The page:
Asthma Week

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General Information

Asthma Week

Asthma is a chronic inflammatory lung disease that is characterized by inflammation and narrowing of the airways. It is a very common disorder with more than 20 million people affected in the United States and 300 million people affected worldwide. Asthma has been on the rise since the 1980s, and the most recent data from the Centers for Disease Control indicate that it is prevalent in 7% of adults and 8.3% of children in the United States. Adult females are affected more than adult males, but male children are affected more than female children. Additionally, the disease is more common in African Americans and Puerto Ricans than the rest of the population.  Asthma is a significant health and economic burden, as each year it is responsible for approximately 9 million doctor visits, 2 million emergency department visits, $56 billion in health care expenses and four thousand deaths.

Patients with asthma have very sensitive airways that become inflamed, narrowed and blocked.  During an asthma attack, mucus clogs these inflamed airways and airway muscles tighten which further compounds the narrowing. These changes cause difficulty in airflow and air delivery to the alveoli in the lungs. The typical symptoms that patients experience during an asthma attack include shortness of breath, chest tightness, wheezing and coughing. It has been shown that the development of asthma is higher in those are genetically more ‘atopic’ (more predisposed to develop allergies), have occupational and environmental exposures. These patients have airways that are hyper-responsive to certain environmental exposures called triggers. Dust mites, tobacco smoke, viral infections, exposure to pets, mold and air pollution trigger asthma attacks. Some patients can also have increased symptoms during exercise, changes in weather or exposure to other known allergens.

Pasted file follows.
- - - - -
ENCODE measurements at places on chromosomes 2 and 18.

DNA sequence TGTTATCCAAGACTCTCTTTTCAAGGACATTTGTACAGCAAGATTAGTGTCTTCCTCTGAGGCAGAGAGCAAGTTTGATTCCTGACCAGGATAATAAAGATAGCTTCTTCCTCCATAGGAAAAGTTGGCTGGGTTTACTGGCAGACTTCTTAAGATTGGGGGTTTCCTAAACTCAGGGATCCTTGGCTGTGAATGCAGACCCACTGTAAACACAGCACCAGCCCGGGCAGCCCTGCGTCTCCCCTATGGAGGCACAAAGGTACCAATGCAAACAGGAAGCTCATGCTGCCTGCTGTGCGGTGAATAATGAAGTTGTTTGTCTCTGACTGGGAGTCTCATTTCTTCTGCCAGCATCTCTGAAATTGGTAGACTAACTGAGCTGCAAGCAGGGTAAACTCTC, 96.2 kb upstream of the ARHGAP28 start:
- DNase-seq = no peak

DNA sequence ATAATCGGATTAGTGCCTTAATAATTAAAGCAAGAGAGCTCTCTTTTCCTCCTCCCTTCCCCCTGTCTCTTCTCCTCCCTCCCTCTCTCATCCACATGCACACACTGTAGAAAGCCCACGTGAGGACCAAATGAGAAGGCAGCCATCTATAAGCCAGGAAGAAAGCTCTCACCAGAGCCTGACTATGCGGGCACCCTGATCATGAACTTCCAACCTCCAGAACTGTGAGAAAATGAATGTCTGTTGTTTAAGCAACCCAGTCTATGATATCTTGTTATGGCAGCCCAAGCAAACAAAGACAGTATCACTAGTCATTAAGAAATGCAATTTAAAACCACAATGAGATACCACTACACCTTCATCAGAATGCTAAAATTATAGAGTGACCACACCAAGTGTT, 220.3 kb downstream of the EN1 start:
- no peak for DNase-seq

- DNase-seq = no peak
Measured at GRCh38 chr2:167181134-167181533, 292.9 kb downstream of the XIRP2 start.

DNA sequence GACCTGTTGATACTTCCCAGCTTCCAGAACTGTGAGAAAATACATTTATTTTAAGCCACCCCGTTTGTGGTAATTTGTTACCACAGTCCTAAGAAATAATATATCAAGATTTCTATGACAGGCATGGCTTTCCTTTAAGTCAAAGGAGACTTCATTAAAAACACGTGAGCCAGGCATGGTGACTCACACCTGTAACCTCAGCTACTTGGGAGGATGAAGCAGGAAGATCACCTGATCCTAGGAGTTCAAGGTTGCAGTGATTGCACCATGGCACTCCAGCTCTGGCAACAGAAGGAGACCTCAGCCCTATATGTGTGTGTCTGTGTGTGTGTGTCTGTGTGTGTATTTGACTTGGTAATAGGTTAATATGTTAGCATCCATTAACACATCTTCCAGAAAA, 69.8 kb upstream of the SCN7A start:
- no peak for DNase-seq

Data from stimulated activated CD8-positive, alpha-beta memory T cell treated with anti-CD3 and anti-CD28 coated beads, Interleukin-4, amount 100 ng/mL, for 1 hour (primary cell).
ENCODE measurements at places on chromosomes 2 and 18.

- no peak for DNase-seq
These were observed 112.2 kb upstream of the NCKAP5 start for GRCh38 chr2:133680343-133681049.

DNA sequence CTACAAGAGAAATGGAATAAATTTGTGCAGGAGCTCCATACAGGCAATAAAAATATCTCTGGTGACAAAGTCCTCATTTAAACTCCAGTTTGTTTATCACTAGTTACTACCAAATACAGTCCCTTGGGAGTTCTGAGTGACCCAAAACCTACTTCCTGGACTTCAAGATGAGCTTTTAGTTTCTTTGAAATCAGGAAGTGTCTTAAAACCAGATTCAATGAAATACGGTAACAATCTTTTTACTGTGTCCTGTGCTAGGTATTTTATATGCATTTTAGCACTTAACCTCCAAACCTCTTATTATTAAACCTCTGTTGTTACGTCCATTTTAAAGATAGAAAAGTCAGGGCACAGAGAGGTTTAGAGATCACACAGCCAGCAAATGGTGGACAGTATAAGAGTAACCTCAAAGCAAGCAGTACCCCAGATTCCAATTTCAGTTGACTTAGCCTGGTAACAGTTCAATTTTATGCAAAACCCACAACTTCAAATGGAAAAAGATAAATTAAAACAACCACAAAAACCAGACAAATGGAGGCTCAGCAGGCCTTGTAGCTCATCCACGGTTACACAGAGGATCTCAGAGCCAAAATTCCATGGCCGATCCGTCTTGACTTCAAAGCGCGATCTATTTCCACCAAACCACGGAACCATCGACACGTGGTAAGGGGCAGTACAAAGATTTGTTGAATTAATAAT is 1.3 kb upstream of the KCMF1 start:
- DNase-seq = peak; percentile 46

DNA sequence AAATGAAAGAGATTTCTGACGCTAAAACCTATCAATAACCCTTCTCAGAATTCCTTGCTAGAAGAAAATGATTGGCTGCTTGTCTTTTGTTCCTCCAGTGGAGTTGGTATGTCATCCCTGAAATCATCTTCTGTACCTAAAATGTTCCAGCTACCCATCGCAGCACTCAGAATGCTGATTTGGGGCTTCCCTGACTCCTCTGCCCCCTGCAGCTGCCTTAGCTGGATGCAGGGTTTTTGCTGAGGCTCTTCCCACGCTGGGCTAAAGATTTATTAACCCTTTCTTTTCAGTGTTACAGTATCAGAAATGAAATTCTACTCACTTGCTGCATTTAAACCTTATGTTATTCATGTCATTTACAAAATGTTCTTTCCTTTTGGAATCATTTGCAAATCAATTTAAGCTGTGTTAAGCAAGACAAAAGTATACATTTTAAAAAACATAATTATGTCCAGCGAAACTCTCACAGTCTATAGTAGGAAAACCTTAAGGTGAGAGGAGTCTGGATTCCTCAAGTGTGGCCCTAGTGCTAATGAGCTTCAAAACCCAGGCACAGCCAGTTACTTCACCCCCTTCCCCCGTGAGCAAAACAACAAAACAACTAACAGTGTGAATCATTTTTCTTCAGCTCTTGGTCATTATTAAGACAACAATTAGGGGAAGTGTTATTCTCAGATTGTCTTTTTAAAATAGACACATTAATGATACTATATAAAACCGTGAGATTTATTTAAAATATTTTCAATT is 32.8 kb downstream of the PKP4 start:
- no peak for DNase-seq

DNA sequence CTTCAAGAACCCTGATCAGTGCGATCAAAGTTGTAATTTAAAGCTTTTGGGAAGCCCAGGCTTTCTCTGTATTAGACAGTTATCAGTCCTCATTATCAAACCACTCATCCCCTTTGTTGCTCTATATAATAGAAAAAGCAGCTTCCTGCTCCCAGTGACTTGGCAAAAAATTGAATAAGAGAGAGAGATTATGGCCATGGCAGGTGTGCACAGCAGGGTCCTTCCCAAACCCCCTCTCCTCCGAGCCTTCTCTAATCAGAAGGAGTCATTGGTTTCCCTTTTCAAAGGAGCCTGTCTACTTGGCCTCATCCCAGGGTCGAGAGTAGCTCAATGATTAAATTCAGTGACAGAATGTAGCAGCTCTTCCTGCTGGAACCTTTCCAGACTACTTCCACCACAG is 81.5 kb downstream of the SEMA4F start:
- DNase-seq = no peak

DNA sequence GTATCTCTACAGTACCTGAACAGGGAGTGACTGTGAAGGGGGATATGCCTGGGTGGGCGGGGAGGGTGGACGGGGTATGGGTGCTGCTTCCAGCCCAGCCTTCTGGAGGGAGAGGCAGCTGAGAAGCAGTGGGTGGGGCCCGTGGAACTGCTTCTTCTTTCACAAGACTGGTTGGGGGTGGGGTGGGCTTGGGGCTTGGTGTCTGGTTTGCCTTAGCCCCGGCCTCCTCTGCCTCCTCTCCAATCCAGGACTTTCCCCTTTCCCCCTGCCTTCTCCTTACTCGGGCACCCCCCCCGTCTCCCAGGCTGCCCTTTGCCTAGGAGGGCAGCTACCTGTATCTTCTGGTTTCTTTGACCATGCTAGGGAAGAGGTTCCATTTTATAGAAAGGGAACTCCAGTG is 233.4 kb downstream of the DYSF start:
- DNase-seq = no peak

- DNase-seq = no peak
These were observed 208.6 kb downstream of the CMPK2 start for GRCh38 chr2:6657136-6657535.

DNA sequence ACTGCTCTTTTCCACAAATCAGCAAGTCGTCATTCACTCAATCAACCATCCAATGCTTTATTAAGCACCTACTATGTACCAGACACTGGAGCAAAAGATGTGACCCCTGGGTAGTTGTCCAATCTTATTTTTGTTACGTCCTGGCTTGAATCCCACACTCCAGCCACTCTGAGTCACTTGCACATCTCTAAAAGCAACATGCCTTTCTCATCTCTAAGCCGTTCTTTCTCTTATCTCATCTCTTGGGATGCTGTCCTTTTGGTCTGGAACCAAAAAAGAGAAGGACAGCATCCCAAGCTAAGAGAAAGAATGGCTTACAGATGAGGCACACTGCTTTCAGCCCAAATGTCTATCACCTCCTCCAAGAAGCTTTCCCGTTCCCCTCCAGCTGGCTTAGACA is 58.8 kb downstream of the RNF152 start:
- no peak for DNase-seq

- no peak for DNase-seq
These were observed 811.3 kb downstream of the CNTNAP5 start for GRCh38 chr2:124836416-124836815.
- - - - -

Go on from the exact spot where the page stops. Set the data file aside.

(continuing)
The diagnosis of asthma can be made by a detailed history and physical examination. The presence of wheeze and coexistence of conditions like allergic rhinitis, polyps and atopic dermatitis suggest asthma. Spirometry is an essential diagnostic breathing test that documents airflow obstruction. A peak flow meter can be used at home to look for worsening airflow. Managing asthma involves reducing risk by identifying and avoiding triggers and reducing impairment by maintenance treatment. Drugs used include short and long acting bronchodilators, inhaled and oral corticosteroids, leukotriene antagonists, mast cell stabilizers and theophylline. A step up approach by gradually increasing treatment until control is achieved is used. Regular follow-up with the primary doctor and pulmonologist is essential. Medication use, adherence and technique, ways to control exposures and immunization are aspects of care that are reviewed at every visit.

Severe asthma requires high doses of inhaled steroids in addition to a second controller agent or oral steroids for more than 50% of the year to prevent uncontrolled symptoms. Conditions that are known to masquerade or contribute to asthma such as obesity, vocal cord dysfunction gastro-esophageal reflux and psychological factors are sought in these cases. These patients need close follow up an asthma specialist. Options for treatment include omalizumab ( anti-IgE antibody) for certain patients who have IgE dependent asthma, tiotropium (long acting muscarinic antagonist) and bronchial thermoplasty in very select patients. Asthma care requires an inclusive management strategy incorporating education of patients and families, close follow up and appropriate medical therapy to prevent progression and impairment.


Important Facts About Asthma

  1. More than 25 million children (1 in 11) and adults (1 in 12) live with asthma, making it one of the most common and costly diseases. 

  2. Each year, over 3,000 US asthma deaths occur. Low income and minority children bear the heaviest burden of asthma, including death.

  3. An estimated 50 million Americans suffer from all types of allergies (1 in 5 Americans) including indoor/outdoor, food & drug, latex, insect, skin and eye allergies.

  4. Allergy is the 5th leading chronic disease in the U.S. among all ages, and the 3rd most common chronic disease among children under 18 years old.